The three episodes that feature Wesley heavily this season -- this, "Family" and "Remember Me" -- all make me realize how much, in a lot of ways, "The First Duty" and "Journey's End" were inevitable for Wesley -- not necessarily the specifics (especially of the mediocre "Journey's End"), but that Wesley's life really shouldn't be in Starfleet. Ron Moore put it really well, I think -- he said that Wesley's supposed to be a mega-genius Mozart in (specifically!) warp engines and propulsion, and he's going to just...go to the academy and be a starfleet officer and fly the ship? It's not that this would be wrong if this were what Wesley were really passionate about, and while he's on the Enterprise, he is. But "Remember Me" again has the Traveler return to establish how far above other humans Wesley is in the specific area of warp fields; and both "Family" and this suggest how much Wesley's desire to have the Starfleet uniform is to connect to his father and/or father figure. Jack's uniform is nearly the only thing left of him in "Family" and in the holorecording he left for Wesley he says that Wesley might one day wear a uniform like his (at which Wesley looks down at his uniform with pride). And in this episode, Wesley admits how much everything he's done on this ship is to *make Picard proud of him.* Back in "Menage a Troi," Wesley got worried upon realizing he wasn't necessarily going to be coming back to the Enterprise after graduating from the academy, and if Wesley wants to be a Starfleet officer to make Picard proud of him, does this continue meaning anything if he no longer works with Picard on his ship? That it takes Picard nearly dying for Wesley to come out with this suggests how desperately Wesley wanted to cover up his "real reasons," as well as, I think, how fundamental they are. Wesley had all the specs for the Enterprise (like Worf's foster father Sergei) before coming on board, but he knew even then that it was Picard, his father's commanding officer and the symbol of Starfleet, who was captaining the ship. Becoming a Starfleet officer was one way to reconnect to his dead father and to somehow make his death all right; Picard as a mentor for behaviour became his way of understanding how to behave. But at a certain point Wesley has to grow up and do things for himself and not to make his dead father or his surrogate parent proud of him, even if he can continue loving them dearly.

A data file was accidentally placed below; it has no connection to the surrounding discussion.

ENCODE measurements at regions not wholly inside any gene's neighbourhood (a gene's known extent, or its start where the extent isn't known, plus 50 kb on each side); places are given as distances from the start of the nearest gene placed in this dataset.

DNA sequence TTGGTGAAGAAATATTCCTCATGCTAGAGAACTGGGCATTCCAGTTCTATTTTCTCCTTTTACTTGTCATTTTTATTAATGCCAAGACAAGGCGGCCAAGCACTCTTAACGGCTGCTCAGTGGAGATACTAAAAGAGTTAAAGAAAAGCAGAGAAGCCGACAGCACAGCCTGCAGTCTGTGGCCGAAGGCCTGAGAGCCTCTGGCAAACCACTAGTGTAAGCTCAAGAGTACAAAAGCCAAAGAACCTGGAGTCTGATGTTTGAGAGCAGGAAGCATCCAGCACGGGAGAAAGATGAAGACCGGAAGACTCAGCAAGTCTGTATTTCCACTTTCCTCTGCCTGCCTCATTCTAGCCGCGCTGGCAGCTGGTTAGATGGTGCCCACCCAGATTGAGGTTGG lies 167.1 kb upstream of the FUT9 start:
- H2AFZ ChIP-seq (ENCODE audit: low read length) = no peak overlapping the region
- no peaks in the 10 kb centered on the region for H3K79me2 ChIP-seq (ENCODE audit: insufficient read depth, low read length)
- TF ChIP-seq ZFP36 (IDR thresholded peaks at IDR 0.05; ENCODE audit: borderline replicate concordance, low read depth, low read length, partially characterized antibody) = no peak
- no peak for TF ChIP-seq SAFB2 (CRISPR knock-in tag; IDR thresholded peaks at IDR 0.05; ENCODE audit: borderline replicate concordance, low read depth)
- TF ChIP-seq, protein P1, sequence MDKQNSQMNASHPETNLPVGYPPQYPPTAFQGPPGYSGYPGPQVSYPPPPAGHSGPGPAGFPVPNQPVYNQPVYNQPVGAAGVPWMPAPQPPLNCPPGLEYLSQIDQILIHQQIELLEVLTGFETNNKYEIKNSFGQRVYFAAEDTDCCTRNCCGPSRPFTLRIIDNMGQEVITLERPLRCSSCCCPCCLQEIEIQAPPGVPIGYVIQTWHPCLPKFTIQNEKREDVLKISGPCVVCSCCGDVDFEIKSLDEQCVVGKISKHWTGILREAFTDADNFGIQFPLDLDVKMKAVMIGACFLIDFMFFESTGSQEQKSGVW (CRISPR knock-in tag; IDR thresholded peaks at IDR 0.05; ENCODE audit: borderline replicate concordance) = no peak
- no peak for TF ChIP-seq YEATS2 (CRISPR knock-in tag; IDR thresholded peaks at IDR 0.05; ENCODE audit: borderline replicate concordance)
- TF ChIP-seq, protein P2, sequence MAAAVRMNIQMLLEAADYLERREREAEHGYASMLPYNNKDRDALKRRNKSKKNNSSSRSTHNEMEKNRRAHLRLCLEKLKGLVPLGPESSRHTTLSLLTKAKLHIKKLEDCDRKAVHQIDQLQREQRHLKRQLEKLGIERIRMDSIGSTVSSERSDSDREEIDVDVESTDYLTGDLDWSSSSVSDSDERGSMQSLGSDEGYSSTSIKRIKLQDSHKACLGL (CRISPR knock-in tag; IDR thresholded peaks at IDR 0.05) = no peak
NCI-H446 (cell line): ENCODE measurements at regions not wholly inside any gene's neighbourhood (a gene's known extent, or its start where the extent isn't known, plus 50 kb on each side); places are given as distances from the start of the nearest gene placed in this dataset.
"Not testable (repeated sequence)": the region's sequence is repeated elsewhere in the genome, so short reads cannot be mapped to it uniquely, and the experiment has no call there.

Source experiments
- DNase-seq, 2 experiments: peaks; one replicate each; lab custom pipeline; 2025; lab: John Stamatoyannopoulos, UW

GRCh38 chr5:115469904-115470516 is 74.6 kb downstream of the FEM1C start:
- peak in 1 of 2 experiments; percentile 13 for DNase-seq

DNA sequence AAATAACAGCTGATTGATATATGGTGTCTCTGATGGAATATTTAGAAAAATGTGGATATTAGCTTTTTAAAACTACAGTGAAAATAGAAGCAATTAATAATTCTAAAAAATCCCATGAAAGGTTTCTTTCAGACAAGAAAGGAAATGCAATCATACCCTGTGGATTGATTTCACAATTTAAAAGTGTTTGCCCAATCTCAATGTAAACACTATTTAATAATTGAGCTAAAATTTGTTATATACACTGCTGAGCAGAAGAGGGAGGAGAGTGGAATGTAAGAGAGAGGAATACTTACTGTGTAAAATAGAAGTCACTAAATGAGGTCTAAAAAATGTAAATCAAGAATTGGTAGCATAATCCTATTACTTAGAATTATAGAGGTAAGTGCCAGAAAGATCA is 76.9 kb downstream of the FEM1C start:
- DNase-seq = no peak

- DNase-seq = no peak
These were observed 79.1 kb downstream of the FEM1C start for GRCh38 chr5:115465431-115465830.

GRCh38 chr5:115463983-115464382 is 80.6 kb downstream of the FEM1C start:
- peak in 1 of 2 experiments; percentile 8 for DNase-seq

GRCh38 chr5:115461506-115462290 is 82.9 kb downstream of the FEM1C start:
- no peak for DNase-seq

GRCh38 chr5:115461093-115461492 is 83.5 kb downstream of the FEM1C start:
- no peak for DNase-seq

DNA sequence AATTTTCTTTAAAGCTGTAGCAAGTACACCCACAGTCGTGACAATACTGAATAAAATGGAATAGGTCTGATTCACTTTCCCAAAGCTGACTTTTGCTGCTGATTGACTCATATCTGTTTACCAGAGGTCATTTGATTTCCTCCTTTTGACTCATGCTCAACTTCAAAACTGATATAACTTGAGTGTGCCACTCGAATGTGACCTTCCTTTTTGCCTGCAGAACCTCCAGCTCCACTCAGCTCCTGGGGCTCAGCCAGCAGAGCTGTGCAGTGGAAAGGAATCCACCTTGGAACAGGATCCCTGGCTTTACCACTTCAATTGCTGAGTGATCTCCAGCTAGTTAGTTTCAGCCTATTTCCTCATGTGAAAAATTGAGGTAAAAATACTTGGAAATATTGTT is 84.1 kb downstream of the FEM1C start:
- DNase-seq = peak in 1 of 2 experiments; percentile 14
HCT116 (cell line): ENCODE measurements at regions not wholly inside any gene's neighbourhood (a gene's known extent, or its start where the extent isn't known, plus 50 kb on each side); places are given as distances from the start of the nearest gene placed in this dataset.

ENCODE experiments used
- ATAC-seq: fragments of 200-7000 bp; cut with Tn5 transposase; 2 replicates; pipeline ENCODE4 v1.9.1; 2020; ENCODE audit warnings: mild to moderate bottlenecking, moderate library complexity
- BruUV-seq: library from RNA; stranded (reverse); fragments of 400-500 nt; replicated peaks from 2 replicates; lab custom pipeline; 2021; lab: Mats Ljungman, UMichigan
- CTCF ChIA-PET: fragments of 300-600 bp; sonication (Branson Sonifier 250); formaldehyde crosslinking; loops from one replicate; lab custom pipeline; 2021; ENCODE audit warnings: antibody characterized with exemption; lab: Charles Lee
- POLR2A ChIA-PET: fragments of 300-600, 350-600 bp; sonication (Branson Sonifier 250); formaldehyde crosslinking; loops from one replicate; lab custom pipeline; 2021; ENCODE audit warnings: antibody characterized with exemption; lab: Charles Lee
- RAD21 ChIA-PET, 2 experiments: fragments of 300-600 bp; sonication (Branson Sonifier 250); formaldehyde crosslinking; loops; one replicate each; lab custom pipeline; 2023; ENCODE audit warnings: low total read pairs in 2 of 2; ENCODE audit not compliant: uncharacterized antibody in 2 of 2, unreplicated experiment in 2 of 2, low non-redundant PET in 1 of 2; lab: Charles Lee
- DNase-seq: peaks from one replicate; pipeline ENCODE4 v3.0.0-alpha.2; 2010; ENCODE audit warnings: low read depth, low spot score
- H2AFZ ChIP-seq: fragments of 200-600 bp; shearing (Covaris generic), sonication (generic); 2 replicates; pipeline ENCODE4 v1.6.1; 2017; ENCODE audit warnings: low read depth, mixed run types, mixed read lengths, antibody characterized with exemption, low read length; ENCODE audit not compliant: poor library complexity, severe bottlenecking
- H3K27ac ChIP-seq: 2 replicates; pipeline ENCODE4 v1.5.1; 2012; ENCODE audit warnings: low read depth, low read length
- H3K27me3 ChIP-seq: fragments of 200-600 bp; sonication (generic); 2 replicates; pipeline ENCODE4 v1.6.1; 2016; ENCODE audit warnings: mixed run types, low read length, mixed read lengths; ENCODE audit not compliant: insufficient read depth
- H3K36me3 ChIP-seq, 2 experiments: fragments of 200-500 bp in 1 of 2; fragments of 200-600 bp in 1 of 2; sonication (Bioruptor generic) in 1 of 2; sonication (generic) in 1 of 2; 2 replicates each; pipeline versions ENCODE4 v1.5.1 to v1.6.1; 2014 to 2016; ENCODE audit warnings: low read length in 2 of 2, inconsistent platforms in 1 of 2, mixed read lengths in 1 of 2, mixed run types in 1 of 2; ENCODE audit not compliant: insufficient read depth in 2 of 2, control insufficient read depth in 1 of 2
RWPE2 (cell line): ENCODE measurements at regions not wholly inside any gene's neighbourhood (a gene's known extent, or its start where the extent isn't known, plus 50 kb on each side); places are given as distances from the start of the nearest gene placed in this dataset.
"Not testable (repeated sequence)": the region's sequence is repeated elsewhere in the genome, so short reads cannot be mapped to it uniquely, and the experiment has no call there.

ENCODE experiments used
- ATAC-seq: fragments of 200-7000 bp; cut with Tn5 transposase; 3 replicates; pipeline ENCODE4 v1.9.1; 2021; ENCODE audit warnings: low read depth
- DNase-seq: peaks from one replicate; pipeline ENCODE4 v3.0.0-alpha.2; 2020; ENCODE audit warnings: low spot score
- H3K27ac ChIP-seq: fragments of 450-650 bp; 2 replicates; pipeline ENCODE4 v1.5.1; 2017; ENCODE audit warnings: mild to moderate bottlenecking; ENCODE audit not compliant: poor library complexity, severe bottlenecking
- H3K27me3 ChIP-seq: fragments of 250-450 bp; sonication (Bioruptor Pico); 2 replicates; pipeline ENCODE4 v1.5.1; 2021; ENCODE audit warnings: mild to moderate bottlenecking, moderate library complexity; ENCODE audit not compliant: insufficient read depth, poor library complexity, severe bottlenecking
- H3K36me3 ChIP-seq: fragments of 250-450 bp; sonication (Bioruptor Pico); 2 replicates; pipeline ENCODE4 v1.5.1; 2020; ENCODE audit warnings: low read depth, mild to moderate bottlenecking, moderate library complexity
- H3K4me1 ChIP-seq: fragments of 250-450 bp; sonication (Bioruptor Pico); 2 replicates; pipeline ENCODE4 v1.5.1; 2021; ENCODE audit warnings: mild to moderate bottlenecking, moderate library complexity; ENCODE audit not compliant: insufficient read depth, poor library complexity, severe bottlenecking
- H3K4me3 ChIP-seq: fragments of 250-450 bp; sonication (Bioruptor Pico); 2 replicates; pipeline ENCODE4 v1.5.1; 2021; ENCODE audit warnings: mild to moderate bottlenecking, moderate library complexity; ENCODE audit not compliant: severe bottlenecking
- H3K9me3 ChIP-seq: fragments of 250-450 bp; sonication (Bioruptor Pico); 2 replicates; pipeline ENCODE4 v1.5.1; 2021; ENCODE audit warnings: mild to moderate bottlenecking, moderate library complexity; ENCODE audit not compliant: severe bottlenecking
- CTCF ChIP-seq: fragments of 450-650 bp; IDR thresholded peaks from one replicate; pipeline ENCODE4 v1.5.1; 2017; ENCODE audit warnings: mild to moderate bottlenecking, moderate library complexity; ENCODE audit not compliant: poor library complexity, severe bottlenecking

The basic structure of the episode -- wherein Picard is injured and Wesley has to take charge -- is setup for Wesley getting on in his life without Picard. For now, that means going to the academy. In the long run, I think it means realizing that he doesn't want the academy for himself after all, and going with the Traveler (though even then, I wonder if he'll eventually leave the Traveler and go find a different path; is the Traveler just another temporary mentor on his way?). I used to be annoyed that the episode is entirely about Wesley's relationship with Picard and not at all about his relationship with his mother, but of course Beverly will always be Wesley's mother, and Picard stops being Wesley's captain the moment he steps off the ship. Wesley mentioned the shuttle ride in "Samaritan Snare," and how Picard opened up to him, and that reminds me how in that episode it was not just Wesley but Picard, too, who benefited from the exchange. Picard doesn't like children, and part of that I think is that his own childhood was spent both intensely studying and somewhat mindlessly rebelling; it's only ever been to Wesley, so far, that Picard has admitted the side of his youth that he regrets, the side that runs counter to the narrative most commonly accepted of Picard having always been a golden boy -- i.e., his not getting into the Academy the first time ("Coming of Age"), the Nausicaan incident ("Samaritan Snare"), and here that Boothby was the person who got him out of some trouble that was very serious. Wesley does remind Picard of himself at that younger age, and his ability to grow to be proud of Wesley runs in parallel with Picard being able to accept his own childhood and his own frailty.